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Best Service Convolution Space

Kontakt 2 Player
By Martin Walker

Regular readers will know that I'm partial to convolution in all its aspects, and have even given seminars exploring some of its more creative possibilities. So when Best Service released Convolution Space (CS) I was keen to give it a test drive. This 8.5GB library comes on two DVDs, offers 625 instruments and, like various other libraries offering special features, uses NI's Kontakt 2 Player.

Best Service Convolution Space


In essence, CS offers a number of uniquely playable atmospheres, each of which is created from a single sample that you can transpose and play polyphonically over the keyboard range. These are then 'convolved' with an impulse‑response sample, and the balance between the dry instrument and the wet, convolved version can be controlled in real time using the mod wheel.

CS offers separate folders containing stereo and 5.1 surround instruments, and the entire library is presented both with convolution effects alone, and with added Kontakt effects such as EQ, Delays and phasers, all neatly sorted into folders with names such as Abstract, Emotional, Fantasy, and Scary. CS also provides 'High CPU' and 'Low CPU' versions. The latter gives slightly lower audio quality when the single instrument sample is transposed away from its C3 root note, but I doubt that most users would notice the difference in the context of a project, and it certainly reduces processor overhead considerably.

The source material for both instrument and IR samples is extremely diverse, exploring synths, machinery, people, nature and city sounds, most of it post‑processed through more hardware and software to create complex textures and soundscapes. As anyone who's spent time using convolution will already know, it's tricky to predict exactly how the two signals will interact when convolved, since the results will depend on how the spectral content of each varies over time.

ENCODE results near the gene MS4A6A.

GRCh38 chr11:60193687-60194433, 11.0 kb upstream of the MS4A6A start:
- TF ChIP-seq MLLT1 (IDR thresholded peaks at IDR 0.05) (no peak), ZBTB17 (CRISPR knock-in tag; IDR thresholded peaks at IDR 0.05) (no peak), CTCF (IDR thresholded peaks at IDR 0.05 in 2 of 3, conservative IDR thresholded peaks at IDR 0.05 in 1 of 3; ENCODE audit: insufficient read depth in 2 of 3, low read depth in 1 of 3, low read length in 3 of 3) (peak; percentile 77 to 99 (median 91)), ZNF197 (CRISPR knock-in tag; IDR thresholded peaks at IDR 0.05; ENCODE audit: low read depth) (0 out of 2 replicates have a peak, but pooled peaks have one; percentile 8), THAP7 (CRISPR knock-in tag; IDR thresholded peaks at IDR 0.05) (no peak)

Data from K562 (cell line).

So, although Magnus Lindberg has worked hard marrying source and IR samples in his instruments, there's potential for plenty of other interesting combinations. You can choose your own IR for any preset using the drop‑down menus: there are 38 short ones and 55 long ones for stereo instruments, and 35 for the 5.1 surround sounds, giving loads of variety (surround instruments can still be monitored on a stereo system, but you won't benefit from the wraparound and motion effects).

Don't expect to play melodies or chords with this library, because that's not the point. The overwhelming feeling is of 'abstract' sonic landscapes, and although a few sound organic in origin and can be played as lush and uplifting pads, most have an unearthly feel that's either strangely alien or dark and disturbing — whispering machinery, rumbling drones, stellar winds and tortured souls — with the mod wheel variously introducing mutant reverbs, ringing harmonics and distant drones, which, with the longer IRs, have a lingering life of their own.

Although it bypasses many convolution wonders such as pitch‑shifted firework reverbs and drums that morph into piano chords (try Spirit Canyon Audio's IR libraries for these), Convolution Space certainly lives up to its name. Its relatively high price reflects the amount of effort that goes into creating a large library, but for those who need galaxies of slowly evolving atmospheres, it's a quick and easy‑to‑use introduction to an intriguing new world of convolution effects. Martin Walker

£159 including VAT.

Time + Space +44(0)1837 55200.


East West +1 323 957 6969.

Published May 2009